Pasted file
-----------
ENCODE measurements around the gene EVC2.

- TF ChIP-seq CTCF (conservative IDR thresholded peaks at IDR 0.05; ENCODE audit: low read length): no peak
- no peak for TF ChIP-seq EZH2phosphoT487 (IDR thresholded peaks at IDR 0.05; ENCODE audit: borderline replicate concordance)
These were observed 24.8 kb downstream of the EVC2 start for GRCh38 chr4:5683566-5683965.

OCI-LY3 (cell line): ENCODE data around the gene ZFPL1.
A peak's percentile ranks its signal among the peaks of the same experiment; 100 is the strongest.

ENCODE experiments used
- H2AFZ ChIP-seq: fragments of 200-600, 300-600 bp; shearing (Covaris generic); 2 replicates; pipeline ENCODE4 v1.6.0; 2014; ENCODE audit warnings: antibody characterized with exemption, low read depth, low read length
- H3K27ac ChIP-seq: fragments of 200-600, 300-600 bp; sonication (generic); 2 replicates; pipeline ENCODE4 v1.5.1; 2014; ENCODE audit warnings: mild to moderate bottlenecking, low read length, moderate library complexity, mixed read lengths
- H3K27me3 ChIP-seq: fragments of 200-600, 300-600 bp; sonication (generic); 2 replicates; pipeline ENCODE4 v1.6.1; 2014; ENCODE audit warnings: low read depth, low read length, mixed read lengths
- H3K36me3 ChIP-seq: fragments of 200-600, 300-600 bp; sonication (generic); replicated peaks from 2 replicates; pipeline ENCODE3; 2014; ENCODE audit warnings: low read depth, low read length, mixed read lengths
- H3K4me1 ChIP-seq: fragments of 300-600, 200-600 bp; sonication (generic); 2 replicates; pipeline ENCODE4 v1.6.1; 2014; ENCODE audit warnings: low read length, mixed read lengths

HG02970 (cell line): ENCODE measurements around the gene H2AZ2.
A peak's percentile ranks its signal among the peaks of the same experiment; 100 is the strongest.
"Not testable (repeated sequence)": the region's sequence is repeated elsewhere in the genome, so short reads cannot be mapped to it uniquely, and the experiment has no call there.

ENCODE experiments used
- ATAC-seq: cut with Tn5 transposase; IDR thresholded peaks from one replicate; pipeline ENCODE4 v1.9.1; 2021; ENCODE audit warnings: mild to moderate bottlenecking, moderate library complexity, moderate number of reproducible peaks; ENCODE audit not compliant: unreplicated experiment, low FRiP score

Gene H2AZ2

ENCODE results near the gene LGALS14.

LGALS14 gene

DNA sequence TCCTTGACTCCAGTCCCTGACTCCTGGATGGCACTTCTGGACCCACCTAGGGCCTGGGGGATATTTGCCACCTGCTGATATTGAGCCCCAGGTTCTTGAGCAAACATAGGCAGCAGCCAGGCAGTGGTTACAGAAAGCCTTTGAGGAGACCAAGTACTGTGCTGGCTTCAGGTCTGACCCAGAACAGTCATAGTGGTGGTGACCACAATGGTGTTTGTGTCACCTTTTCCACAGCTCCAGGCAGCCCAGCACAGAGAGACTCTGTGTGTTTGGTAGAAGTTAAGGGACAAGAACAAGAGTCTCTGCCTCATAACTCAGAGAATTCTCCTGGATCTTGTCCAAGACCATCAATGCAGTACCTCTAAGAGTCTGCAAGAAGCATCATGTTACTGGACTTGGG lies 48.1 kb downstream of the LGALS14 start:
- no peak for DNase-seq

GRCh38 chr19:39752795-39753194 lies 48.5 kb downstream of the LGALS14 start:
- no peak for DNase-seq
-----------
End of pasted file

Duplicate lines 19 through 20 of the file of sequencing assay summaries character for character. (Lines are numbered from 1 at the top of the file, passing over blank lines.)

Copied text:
ENCODE results near the gene LGALS14.

LGALS14 gene